For most people, simply surviving this ordeal would be an achievement. But Mandela did something more during his incarceration.
He made a life-changing discovery that would one day also change the world.
In the speech that gave him life imprisonment in 1964, Mandela stated he was willing to die for equality. On that February day in 1990, when he walked out of prison, his answer was love rather than resentment.
“No one is born hating another person because of the color of his skin or his background or religion. They must learn to hate and if they can learn to hate, they can be taught to love for love comes more naturally to the human heart than the opposite.”
And upon his release through an international campaign, Mandela continued to pave the path for a peaceful anti-apartheid South Africa.
Not many people know this, but Mandela practiced meditation every day while imprisoned. And not a form of meditation that ancient texts or modern gurus have taught millions… but rather his own version of deep inner reflection, of scrutinizing every inch of your inner self, and allowing the good to wash over the bad.
(And yes, some will point to his treatment of Indians and his relationships with communists as proof that Mandela was far from perfect.)
In “Mandela The Authorized Biography” by Anthony Sampson, he writes of Mandela’s advice, “at least, if for nothing else, the cell gives you the opportunity to look daily into your entire conduct to overcome the bad and develop whatever is good in you. Regular meditation, say of about 15 minutes a day before you turn in, can be fruitful in this regard.”
Mandela was just as disciplined at meditation as his mission to end apartheid. In the same biography, he had said, “You may find it difficult at first to pinpoint the negative factors in your life, [during meditation], but the tenth attempt may reap rich rewards. Never forget that a saint is a sinner that keeps on trying.”
And just like Gandhi, Martin Luther King and Lincoln, his persistence paid off.
Despite his deteriorating health in later life, Mandela was still committed to channeling and spreading wisdom. His daughter said in a statement after his death, that while on his deathbed, “he is teaching us lessons; lessons in patience, in love, lessons of tolerance.”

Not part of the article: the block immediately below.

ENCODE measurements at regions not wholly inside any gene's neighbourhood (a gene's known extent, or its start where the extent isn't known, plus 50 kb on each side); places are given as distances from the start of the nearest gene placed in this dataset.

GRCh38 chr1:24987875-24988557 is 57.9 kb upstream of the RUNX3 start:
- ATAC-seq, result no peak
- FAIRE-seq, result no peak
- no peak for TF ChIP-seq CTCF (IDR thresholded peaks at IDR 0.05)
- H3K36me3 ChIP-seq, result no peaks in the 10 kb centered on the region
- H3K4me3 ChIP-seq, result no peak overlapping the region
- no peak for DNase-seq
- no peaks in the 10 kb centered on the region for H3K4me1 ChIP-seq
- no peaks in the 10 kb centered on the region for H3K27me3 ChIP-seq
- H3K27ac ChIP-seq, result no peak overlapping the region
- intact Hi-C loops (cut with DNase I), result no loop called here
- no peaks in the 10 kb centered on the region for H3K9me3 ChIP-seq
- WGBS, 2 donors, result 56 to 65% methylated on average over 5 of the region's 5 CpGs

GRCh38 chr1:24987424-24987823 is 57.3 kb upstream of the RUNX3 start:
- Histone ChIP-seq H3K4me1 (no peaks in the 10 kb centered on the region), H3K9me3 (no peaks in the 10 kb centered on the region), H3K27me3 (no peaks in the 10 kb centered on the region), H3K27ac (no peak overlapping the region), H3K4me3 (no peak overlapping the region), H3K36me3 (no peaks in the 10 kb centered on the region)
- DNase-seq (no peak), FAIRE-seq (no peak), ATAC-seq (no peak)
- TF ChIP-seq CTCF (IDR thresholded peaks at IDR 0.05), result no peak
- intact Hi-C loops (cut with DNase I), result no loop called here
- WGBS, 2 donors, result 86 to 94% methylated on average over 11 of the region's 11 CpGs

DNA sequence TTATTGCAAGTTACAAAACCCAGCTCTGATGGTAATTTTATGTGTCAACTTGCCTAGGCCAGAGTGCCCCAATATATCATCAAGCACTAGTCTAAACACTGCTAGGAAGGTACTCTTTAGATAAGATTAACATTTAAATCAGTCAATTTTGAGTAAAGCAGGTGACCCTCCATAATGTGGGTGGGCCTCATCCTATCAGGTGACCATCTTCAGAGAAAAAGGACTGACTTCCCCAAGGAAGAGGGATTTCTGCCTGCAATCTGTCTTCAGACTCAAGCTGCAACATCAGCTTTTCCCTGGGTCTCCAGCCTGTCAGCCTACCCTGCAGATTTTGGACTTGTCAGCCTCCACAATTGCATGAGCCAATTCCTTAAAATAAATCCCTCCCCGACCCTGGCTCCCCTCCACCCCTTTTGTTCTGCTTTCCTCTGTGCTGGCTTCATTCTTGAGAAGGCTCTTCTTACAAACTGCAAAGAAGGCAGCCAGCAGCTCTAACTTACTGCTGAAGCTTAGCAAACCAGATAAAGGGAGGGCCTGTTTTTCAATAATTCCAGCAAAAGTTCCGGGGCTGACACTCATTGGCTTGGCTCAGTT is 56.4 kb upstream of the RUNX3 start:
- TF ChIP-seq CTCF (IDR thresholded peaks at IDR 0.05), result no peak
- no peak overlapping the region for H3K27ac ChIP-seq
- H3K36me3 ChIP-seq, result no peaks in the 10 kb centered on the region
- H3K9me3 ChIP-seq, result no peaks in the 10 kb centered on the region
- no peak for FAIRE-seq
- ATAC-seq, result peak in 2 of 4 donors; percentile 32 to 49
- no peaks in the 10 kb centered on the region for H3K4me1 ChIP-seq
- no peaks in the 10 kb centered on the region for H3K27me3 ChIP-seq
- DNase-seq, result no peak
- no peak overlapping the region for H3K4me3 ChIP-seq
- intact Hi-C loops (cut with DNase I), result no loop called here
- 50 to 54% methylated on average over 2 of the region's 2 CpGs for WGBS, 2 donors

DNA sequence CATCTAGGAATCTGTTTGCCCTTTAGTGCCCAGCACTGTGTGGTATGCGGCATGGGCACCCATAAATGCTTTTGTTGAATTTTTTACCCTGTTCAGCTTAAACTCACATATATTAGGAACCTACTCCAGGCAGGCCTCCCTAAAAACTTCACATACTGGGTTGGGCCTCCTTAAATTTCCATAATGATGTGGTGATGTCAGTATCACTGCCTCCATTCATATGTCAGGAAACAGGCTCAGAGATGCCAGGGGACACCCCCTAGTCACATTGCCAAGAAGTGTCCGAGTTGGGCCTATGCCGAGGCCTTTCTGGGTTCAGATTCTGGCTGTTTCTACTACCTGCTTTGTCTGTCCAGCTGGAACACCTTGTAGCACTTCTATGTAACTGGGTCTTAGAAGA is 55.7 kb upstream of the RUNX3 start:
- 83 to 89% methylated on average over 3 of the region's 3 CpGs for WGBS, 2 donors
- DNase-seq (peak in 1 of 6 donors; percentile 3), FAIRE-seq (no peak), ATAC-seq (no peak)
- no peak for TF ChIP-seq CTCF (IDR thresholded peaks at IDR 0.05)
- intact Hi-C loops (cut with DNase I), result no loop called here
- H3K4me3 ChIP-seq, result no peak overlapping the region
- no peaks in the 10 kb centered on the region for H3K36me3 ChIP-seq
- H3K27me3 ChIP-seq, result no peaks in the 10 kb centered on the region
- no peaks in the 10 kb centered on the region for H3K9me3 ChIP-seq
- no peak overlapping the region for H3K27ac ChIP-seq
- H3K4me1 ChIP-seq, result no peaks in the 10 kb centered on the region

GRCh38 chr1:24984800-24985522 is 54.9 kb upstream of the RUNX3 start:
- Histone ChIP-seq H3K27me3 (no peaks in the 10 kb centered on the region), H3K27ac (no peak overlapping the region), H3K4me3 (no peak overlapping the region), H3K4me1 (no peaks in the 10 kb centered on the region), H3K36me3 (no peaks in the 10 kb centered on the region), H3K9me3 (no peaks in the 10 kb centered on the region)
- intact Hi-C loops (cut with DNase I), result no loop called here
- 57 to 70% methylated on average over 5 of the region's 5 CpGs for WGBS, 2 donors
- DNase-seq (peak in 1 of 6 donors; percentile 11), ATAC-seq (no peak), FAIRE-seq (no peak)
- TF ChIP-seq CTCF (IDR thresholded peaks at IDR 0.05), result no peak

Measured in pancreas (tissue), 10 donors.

It was no secret when Mandela was released that he had changed. The world saw it. On that day in 1990, the message coming from our collective consciousness was deafening: “Apartheid may end, there is hope.”
His change was all over his face. He seemed peaceful, he practiced forgiveness. Upon his release, he said he forgave all those who had imprisoned him, tortured him and murdered his countrymen. He said forgiveness was the answer to reconcile with his oppressors on a path of true freedom.
We so often see freedom as a physical state. As defined, freedom is the power or right to act, speak, or think as one wants without hindrance or restraint. Does such a realization have to be achieved in our 3-D world to fulfill our souls to the same extent?
Mandela once said, “You may find that the cell is an ideal place to learn to know yourself, to search realistically and regularly the processes of your own mind and feelings.”
Perhaps it’s a blessing then that during this time, he was able to reach into his consciousness, and find the measure through which institutionalized racism, poverty and inequality could be overcome.
When Mandela forgave the prison guards that had urinated on him, amongst others, he was liberating himself of hatred. When he forgave the men that had imprisoned him for life, he was freeing himself of blame. And finally, when he forgave himself for his own mistakes, he was letting go of his past.
This was his meditation in full effect, the art of forgiveness and freedom of embracing your self for who you are and not an idealized version of what a country, a revolution or another person has of you.
Through this practice of forgiveness and truth, he saw his purpose without the cloudy haze of what was expected.
And as with any great visionary, a purpose and vision must come to be real in one’s consciousness before it translates to becoming real in our 3-D world.
Nelson Mandela, thank you for not only expanding freedom in all ways, but for your large forgiving heart, your fiery determination and respectful patience. You are truly our world’s mahiba. Rest in peace.
Love heals: and the world needs healing now more than ever.
But how does one tap into the vibration of love - particularly during times of disruption and uncertainty?